January has been designated as Cervical Cancer Awareness Month to raise awareness of the importance of early detection and treatment. In 2005, over 10,000 women in the U.S. found out they had cervical cancer. Over 3,900 women die from cervical cancer each year. However rates of advanced cervical cancer have gone down. The ability to detect cervical cancer early—before it causes symptoms—is
one of the great success stories in women’s health. Since the introduction
of the screening test known as the Pap smear in the 1950s, the death
rate for cervical cancer has declined by 70 percent. Health care professionals
now know that virtually all cases of cervical cancer can be traced to infection
with the human papillomavirus, or HPV, which spreads through sexual contact. This is largely due to more women being screened and treated earlier. A Pap test is one of the most effective ways to detect cervical cancer. Here’s what you need to know:
Why is a Pap test so important?
Cervical cancer is one of the most treatable kinds of cancer. Women who have cervical cancer may not have any symptoms. Cervical cancer can be found early by regular Pap tests. If detected early, many deaths from cervical cancer can be prevented through proper treatment.
When should I have a Pap test?
The American Cancer Society Screening Guidelines for Cervical Cancer are as follows:
- Screening should begin about three years after a woman begins having intercourse, but no later than age 21.
- Women should have a regular Pap test every year OR a liquid-based Pap test every two or
three years. At or after age 30, women who have had three normal test results in a row may get screened every two to three years. A health care professional may suggest getting more frequent testing if a woman has certain
risk factors such as human immunodeficiency
virus (HIV) infection or a weakened immune
- The combination of HPV testing with a Pap test
should be considered as an alternative for routine
screening in women age 30 and older.
- Women age 70 and older who have had three or
more normal Pap test results and no abnormal
results in the last 10 years may stop screening.
- Screening after a total hysterectomy (with
removal of the cervix) is not necessary unless
the surgery was done as a treatment for cervical
cancer or pre-cancer. Women who have had
a hysterectomy without removal of the cervix
should continue cervical cancer screening at
least until age 70.
What happens during a cervical cancer screening?
A Pap test is a test that checks the cells of the cervix. It can identify both cancer and abnormal cells that could lead to cancer. Your doctor will collect some cells from the cervix using a cotton swab. The cells will then be sent to a lab to be analyzed.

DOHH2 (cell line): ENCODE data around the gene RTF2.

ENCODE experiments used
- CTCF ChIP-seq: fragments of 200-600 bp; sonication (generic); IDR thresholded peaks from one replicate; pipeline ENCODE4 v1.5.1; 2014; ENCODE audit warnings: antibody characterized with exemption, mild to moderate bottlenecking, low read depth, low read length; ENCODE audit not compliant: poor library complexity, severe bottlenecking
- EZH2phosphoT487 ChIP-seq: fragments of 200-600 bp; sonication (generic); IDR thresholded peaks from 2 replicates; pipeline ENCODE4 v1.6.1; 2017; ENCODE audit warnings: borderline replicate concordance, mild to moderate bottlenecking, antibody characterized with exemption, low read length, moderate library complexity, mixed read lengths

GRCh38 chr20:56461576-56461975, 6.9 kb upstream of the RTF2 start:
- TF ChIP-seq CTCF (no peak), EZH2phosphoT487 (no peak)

Are you at risk?
Factors that put you at higher risk include:
- Have/had human papillomavirus (HPV) also known as genital warts
- Sexual intercourse at an early age and/or many sexual partners
- Had/have a sexually transmitted disease
What are the symptoms of cervical cancer?
- Precancerous changes and early cancers of the cervix generally do not cause pain or other symptoms; therefore, it is important to get regular Pap screenings to detect cervical pre-cancers or cancers at a stage when they can be treated most effectively.
- As the disease progresses, women may notice one or more of the following symptoms:
- Abnormal vaginal bleeding: - Bleeding that occurs between regular menstrual periods - Bleeding after sexual intercourse, douching or a pelvic exam - Menstrual periods that last longer and are heavier than before - Bleeding after menopause
- Increased vaginal discharge
- Pelvic pain
- Pain during sexual intercourse
How are cervical cancer and pre-cancer treated?
There are a number of treatment options available for cancerous and pre-cancerous cervical lesions. In each case, a woman and her healthcare provider determine the most appropriate treatment.
- Pre-invasive stage (Stage 0 – Carcinoma in Situ) - When the cancer has affected only the outer layer of the lining of the cervix, treatment may include:
- Laser surgery: uses a laser beam to destroy abnormal cells.
- Cryosurgery: destroys cancerous and pre-cancerous lesions by freezing them.
- Loop electrosurgical excision procedure (LEEP): uses a thin wire loop (through which an electrical current is passed) to cut away an area of abnormal cells from the cervix.
- Conization: surgically removes a cone-shaped piece of tissue from the cervix.
- Invasive stage (Stages 1-4 )- When the cancer has penetrated into the cervix and possibly to other tissues and organs, treatment may include:
- Radiation: uses high-energy rays to shrink tumors by destroying the cancer cells’ ability to reproduce.
- Chemotherapy: uses anticancer drugs which reach all areas of the body to kill cancer cells, including those that have spread to distant organs.
- Hysterectomy: can be performed two ways, depending on the extent of the cancer:
- 1) Simple hysterectomy is the removal of the cancer, the cervix and the uterus.
- 2) Radical hysterectomy involves the removal of the cervix, the uterus, part of the vagina and lymph nodes in the area. How can cervical cancer be prevented?
Cervical cancer can usually be prevented if women are screened regularly with Pap tests. Women should talk to their healthcare providers about having regular Pap screening tests and discuss results with them.